Christmas Pastoral Letter 2003

Boundless Hope


Dear Brothers and Sisters in Christ,

Before my Episcopal Ordination I gave indications to a Salesian Brother to design my coat-of-arm. When he showed me the draft I saw that there are three places in the design that go beyond the framework. I remarked that this was out of the norm. He said, “But you are just that intrusive.” He actually wanted to express my character in the coat-of-arm. The authority of the artists is absolute and I was not allowed to dispute.

Now when I look at the design I discover that I can give it a new interpretation. On the top corner where it goes beyond the framework is the Eucharist. Of course the Eucharist transcends all. Who then can say it is intrusive? At the bottom of the design, two points that go beyond the framework are parts of an anchor. The anchor is a symbol of the virtue of HOPE. Thus it tells us that the virtue of hope should be “out of bound”. I agree most willingly to that totally.

HOPE as a virtue is different from what we usually call “hope”. In our ordinary usage “hope” does not convey a one hundred percent certainty. We mean we “just hope for best”. The virtue of hope is unwavering. Its foundation is faith. It is as firm as faith. Abraham is the father of faith. Thus he hopes in the midst of the most hopeless situations. If it is not “out of bound” it will not be the virtue of HOPE.

The Liturgy of Advent nourishes our HOPE. Time and again in the Eucharist we pray, “Lord, all that we have are your gifts”, “Lord, without you we can do nothing. Grant us the strength to do good”, “Lord, grant us your wisdom and teach us discernment in the midst of the events of this world and to pursue the happiness of heaven”, “Lord, we are ashamed of our sins and we are not worthy to be your followers. Through the redemption by your Son grant us forgiveness and the joy in serving you”.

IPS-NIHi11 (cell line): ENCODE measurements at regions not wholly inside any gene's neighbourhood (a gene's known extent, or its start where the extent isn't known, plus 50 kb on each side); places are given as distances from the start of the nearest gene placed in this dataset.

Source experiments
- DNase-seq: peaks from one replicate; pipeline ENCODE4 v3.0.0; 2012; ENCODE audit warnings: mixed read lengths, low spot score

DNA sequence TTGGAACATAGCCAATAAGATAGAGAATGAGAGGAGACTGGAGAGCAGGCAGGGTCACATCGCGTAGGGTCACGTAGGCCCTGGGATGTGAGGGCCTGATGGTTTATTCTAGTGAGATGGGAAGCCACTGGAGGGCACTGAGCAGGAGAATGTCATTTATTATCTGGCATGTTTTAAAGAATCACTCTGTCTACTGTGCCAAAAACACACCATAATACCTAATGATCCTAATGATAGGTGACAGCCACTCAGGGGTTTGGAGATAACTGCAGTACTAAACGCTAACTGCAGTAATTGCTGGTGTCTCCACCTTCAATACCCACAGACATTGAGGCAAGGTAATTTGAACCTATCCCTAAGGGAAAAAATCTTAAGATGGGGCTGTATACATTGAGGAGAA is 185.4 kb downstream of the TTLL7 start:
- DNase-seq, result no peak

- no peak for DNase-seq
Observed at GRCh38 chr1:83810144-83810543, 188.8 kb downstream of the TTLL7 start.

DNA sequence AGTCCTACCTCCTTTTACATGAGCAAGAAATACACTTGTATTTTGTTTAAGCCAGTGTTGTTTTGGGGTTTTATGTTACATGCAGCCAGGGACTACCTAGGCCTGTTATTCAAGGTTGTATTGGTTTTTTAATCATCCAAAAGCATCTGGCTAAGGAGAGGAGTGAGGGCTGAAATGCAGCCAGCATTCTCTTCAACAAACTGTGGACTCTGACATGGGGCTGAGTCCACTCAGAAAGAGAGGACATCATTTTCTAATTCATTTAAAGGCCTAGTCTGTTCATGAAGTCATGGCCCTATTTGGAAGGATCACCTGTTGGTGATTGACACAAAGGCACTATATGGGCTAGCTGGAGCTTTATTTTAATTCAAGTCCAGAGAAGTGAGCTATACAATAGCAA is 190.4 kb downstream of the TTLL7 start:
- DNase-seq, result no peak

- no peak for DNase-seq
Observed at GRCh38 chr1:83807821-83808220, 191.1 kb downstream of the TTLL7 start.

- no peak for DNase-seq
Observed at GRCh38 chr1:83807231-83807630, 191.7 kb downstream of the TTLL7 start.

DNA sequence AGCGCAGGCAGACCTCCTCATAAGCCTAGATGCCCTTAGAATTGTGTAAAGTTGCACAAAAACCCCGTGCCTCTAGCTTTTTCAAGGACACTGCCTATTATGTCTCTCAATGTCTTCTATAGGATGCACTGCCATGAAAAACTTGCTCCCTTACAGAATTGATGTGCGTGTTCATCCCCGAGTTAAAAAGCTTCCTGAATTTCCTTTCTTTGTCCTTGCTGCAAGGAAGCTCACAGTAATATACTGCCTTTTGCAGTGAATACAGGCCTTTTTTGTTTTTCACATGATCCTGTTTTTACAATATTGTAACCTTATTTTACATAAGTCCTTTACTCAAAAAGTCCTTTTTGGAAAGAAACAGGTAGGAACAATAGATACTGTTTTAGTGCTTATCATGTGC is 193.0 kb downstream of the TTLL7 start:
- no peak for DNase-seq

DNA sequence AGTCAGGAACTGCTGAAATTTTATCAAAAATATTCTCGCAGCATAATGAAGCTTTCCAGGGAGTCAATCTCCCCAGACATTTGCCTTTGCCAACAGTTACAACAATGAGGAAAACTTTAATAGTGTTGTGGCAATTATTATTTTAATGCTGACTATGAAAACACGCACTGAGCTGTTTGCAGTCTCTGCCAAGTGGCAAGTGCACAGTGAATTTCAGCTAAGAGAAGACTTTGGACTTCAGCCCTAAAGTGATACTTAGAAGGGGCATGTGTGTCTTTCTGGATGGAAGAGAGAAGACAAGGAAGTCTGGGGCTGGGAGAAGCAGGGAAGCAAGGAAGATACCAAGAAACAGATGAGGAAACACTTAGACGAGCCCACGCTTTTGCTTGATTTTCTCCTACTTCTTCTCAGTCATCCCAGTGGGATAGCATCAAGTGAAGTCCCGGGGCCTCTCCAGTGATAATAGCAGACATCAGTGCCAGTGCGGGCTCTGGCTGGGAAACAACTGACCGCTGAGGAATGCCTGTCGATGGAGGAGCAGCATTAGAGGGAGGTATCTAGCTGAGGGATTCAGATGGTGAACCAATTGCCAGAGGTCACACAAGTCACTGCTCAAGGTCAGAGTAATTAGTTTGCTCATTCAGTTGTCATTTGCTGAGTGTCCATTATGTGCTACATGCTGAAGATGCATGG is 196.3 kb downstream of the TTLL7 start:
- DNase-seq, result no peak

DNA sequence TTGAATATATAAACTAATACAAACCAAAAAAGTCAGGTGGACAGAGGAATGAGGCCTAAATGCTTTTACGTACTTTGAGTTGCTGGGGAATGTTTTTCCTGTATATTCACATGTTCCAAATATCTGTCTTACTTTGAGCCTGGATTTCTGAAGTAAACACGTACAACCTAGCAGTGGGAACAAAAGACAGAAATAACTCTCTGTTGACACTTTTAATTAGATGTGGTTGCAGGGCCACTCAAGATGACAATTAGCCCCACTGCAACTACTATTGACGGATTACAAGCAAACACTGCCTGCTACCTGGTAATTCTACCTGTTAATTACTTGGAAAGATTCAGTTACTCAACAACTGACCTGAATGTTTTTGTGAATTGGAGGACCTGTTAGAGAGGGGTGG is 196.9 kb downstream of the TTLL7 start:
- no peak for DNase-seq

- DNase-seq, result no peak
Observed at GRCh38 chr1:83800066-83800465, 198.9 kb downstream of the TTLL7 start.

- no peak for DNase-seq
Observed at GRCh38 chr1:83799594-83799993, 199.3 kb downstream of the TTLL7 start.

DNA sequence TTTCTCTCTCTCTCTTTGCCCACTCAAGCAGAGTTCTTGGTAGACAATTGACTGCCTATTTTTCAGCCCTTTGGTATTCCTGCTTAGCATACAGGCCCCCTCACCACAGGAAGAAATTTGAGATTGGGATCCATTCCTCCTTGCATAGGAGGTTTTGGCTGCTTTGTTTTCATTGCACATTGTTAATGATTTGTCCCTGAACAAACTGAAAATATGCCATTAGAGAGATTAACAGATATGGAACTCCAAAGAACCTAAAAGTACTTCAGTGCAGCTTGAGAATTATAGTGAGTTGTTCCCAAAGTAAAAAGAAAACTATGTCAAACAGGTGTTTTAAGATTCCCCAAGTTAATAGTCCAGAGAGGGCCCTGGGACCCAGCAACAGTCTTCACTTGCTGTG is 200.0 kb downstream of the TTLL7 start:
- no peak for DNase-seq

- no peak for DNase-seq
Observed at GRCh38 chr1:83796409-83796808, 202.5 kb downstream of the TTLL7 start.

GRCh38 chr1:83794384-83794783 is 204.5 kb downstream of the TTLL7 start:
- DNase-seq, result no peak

It is clear the virtue of HOPE is “out of bound”. We are fearless because we trust in God and not in ourselves. I am writing this on Tuesday of the third week of Advent. The first reading of today is from the prophet Zephaniah, “When the day comes…. I will remove your proud boasters….In your midst I will leave a humble and lowly people and they will seek refuge in the name of the Lord”. In the Gospel Jesus said to the chief priests and the elders of the people, “Tax collectors and prostitutes are making their way into the kingdom of God before you” because they listened to John the Baptist and repented. “But you did not believe him and did not repent.”

Christmas is approaching. May we, like the shepherds and the wise men from the east, like Joseph and Mary, welcome the coming of the Holy Infant. If we feel that we belong to the group of “great sinners” let us not despair. Jesus is born precisely for us. Let us not imitate the inn-keepers of Bethlehem nor the inhabitants of Jerusalem, the chief priests and the elders of the people, the cruel Herod. They have closed their hearts. The poor cannot enter. So Jesus will not enter. But we should pray for them and ask God to break open the door of their hearts, to melt the hearts of stone. Because they too are the children of God.


Glory be to God in the highest heaven And on earth peace for those he favours!

The love of God is infinite and HOPE is boundless!

Bishop Joseph ZEN